Entries tagged with “Juliette Binoche”.

Jane Eyre

Directed by Cary Fukunaga
Written by Moria Buffini
Starring Mia Wasikowska, Michael Fassbender, Jamie Bell, Judi Dench

One of my unfortunate cultural blind spots is 19th century British literature penned by female authors.  To date, I’ve only read one Jane Austen novel (Pride & Prejudice, which I quite liked by the way), nothing by Mary Shelly (not even Frankenstein, although I did repeatedly devour the Illustrated Classics version back in elementary school) and nothing by any of the three Brontë sisters, Anne, Charlotte and Emily.  I’m also embarrassed to admit that I haven’t even seen any of the numerous film versions of the Brontë’s books up to and including the classic 1939 adaptation of Wuthering Heights starring Laurence Olivier and 1943’s Jane Eyre, starring the dynamic duo of Orson Welles and Joan Fontaine.  Of course, I am familiar with the broad outlines of both tales—the thwarted love affair between Heathcliff and Cathy and Jane Eyre’s poorly advised infatuation with the brooding Rochester, who keeps his wife locked away in the attic of his gloomy mansion—but couldn’t  offer a blow-by-blow account of specific plot details.


Directed by Abbas Kiarostami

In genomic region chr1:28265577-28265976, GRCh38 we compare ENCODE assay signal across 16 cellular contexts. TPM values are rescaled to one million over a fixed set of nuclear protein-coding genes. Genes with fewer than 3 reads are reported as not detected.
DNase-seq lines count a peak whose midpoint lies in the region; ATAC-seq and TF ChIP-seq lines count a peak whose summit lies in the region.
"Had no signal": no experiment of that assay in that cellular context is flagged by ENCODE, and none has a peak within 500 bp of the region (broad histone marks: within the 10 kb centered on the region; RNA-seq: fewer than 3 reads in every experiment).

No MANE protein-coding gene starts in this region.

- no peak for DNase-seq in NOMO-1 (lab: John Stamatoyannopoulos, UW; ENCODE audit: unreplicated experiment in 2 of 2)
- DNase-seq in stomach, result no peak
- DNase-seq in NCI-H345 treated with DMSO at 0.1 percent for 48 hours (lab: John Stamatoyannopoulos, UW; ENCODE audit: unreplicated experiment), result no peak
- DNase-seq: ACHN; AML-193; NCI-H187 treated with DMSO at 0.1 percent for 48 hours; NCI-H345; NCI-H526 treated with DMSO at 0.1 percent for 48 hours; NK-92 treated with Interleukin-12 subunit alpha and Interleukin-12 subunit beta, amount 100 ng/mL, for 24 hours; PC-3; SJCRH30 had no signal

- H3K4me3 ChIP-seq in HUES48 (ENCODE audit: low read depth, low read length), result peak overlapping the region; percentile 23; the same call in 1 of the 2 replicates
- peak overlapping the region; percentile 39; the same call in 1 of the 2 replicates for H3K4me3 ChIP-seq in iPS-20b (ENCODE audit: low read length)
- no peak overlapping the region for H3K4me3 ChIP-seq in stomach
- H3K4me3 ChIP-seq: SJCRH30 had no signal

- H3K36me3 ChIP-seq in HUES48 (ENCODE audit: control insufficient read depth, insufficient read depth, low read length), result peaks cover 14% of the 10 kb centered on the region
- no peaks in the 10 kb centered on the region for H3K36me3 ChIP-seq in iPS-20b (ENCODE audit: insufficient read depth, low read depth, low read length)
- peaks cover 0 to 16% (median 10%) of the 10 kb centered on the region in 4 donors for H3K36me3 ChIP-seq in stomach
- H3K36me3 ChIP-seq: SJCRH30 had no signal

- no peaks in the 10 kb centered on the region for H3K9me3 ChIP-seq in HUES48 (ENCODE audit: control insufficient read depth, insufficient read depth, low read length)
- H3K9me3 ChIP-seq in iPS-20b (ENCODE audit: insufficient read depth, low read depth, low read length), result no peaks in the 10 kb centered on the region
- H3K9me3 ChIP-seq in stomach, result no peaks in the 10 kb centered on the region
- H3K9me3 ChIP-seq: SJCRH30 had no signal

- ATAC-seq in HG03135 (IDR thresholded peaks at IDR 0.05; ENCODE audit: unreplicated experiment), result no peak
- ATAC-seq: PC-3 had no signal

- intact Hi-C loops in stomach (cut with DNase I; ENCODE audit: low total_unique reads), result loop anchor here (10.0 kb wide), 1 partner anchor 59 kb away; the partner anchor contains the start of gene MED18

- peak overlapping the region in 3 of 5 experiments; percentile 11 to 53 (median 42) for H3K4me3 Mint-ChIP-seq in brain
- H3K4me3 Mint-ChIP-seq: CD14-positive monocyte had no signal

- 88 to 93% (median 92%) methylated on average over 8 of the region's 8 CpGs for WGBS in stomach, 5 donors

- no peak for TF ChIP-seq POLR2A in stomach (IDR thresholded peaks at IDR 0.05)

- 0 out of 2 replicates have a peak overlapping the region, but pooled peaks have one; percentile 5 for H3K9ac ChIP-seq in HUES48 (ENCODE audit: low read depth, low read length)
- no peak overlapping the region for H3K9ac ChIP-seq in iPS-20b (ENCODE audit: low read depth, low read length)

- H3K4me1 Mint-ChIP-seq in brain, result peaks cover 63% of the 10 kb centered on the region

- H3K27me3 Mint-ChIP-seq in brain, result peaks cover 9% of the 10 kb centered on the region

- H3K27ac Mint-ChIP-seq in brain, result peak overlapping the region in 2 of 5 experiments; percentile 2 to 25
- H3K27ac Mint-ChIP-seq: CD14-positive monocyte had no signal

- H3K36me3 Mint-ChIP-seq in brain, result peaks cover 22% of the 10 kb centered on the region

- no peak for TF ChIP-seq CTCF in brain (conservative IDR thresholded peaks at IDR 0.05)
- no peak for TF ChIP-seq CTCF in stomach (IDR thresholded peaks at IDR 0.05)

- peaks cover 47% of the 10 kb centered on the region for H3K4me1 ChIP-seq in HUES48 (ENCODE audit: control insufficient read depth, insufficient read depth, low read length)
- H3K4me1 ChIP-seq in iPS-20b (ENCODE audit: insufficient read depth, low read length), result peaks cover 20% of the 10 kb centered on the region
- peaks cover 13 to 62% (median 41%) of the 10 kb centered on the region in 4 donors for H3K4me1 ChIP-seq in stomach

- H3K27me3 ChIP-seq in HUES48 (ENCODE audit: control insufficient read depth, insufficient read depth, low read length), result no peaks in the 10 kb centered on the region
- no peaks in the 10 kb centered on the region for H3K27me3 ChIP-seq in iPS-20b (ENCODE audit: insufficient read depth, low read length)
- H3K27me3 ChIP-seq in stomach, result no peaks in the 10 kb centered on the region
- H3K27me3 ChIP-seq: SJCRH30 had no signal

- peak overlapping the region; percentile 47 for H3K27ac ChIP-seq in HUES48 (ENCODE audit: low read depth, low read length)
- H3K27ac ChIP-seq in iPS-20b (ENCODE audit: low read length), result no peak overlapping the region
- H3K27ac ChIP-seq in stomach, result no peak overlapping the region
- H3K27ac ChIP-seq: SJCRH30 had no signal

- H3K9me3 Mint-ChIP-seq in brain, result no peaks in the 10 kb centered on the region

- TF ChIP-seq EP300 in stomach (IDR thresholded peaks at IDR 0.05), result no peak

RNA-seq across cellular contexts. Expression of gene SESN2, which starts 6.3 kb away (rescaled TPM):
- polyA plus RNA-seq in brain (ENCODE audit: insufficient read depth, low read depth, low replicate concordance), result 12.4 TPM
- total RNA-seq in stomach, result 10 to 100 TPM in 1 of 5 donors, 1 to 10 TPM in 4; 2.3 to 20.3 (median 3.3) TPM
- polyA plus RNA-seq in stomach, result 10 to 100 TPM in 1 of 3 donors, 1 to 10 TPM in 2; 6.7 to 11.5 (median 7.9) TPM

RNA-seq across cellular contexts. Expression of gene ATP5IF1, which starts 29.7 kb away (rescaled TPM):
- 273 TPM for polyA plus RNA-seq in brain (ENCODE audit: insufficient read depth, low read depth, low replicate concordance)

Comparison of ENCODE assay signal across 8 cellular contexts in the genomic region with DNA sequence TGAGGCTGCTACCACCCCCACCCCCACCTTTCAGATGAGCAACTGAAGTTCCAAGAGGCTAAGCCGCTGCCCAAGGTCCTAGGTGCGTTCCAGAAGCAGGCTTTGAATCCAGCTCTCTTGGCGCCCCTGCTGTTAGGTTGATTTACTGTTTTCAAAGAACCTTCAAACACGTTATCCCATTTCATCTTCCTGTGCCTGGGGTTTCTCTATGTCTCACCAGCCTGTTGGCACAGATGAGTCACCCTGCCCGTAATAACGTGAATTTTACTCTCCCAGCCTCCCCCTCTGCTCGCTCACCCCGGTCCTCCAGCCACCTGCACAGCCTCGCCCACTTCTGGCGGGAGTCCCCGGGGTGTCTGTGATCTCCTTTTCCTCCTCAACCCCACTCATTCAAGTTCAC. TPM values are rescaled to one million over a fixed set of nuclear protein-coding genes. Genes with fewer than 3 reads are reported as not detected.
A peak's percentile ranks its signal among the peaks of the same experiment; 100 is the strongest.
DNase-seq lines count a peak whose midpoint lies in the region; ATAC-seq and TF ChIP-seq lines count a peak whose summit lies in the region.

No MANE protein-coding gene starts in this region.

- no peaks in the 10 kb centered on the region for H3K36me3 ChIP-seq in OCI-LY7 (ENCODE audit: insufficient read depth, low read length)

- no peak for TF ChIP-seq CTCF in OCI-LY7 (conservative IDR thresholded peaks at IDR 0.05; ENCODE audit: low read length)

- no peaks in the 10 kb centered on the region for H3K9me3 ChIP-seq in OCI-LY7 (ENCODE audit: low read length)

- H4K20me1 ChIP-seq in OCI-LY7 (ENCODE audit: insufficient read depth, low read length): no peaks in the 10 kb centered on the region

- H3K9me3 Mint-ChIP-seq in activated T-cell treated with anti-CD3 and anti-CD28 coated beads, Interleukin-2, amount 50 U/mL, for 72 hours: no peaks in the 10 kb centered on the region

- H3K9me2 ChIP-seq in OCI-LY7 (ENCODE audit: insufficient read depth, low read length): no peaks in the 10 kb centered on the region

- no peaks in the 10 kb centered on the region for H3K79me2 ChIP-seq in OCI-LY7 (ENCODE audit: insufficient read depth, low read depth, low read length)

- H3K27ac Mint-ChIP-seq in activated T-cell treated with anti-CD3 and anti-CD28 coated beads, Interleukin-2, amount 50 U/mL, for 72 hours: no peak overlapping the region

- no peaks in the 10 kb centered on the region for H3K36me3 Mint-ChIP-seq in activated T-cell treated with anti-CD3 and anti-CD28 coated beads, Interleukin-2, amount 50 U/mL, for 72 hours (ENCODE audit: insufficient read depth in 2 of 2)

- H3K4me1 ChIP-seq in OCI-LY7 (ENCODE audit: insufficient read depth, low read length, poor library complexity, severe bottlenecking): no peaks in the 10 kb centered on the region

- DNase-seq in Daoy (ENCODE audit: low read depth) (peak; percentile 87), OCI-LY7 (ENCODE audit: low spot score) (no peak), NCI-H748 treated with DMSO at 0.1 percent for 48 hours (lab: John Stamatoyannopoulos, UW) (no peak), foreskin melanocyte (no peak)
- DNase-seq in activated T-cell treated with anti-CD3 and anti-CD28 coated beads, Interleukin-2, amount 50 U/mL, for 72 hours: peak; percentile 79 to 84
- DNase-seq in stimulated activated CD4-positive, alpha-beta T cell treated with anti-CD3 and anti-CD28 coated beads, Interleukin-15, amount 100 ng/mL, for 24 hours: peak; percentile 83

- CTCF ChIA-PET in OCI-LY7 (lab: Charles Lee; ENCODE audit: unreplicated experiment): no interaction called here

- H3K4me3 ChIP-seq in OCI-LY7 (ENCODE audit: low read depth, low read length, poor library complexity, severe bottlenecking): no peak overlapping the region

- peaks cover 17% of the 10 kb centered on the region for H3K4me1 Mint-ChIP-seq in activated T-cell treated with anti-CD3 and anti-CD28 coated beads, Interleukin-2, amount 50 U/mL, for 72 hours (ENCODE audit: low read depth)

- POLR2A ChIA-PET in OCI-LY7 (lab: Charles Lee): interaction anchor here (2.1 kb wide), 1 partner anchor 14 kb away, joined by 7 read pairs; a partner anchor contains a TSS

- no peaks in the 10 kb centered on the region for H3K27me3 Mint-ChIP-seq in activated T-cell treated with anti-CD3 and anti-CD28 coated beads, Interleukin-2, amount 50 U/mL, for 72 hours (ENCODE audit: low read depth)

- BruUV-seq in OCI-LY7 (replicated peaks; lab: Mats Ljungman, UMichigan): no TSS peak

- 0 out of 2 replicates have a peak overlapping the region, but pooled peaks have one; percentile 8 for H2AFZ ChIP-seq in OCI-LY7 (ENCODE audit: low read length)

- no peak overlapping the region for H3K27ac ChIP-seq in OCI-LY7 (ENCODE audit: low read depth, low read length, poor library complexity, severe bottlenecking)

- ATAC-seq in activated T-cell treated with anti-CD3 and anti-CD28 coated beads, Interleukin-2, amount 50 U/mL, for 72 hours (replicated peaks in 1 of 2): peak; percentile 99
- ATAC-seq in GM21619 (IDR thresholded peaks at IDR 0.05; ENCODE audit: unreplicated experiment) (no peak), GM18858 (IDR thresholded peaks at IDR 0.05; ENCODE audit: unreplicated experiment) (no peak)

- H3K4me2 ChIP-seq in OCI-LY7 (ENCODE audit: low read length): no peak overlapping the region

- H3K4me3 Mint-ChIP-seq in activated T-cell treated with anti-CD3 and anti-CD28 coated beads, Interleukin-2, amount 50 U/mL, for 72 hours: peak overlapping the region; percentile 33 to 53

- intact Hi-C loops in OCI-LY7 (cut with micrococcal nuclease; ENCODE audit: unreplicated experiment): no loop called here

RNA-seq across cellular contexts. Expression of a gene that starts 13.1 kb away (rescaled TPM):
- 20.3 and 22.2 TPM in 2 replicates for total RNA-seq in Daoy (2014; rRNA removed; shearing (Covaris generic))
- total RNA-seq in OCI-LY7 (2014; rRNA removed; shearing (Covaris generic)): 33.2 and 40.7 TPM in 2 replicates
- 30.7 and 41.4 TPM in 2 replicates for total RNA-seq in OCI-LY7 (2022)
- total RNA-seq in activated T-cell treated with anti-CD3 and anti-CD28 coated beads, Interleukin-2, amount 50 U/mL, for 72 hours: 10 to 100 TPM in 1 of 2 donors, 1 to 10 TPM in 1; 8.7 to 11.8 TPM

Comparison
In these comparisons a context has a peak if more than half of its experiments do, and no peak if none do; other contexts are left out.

It isn’t often that I immediately want to watch a film again after the credits roll, but that’s how I felt at the conclusion of Iranian director Abbas Kiarostami’s Certified Copy.  This tricky hall-of-mirrors story revolves around a man and a woman (William Shimell and Juliette Binoche) that spend one long day in each other’s company wandering around the Tuscan countryside.  He’s a scholar that specializes in art reproductions, she’s the owner of a small antiques shop and they have supposedly never met before.  Over the course of the day though, their relationship undergoes pronounced shifts and, by the end, they have taken on the appearance and attitude of an actual married couple.  But are they?  Or are they simply a reproduction of the other couples they have encountered during their excursion?  In the end, the movie isn’t concerned with providing a definitive answer, which is as it should be.  The joy of the film emerges from observing the subtle way the nature of their relationship changes over time.  Shimell and Binoche—who deservedly won the Best Actress prize at Cannes—deliver marvelous performances that demonstrate exceptional range, putting them (and us) through the emotional wringer.  Certified Copy is the kind of movie that can be watched again and again because each time you’ll undoubtedly discover something—be it a glance, a bit of body language or a line of dialogue—that makes it into a new film each time.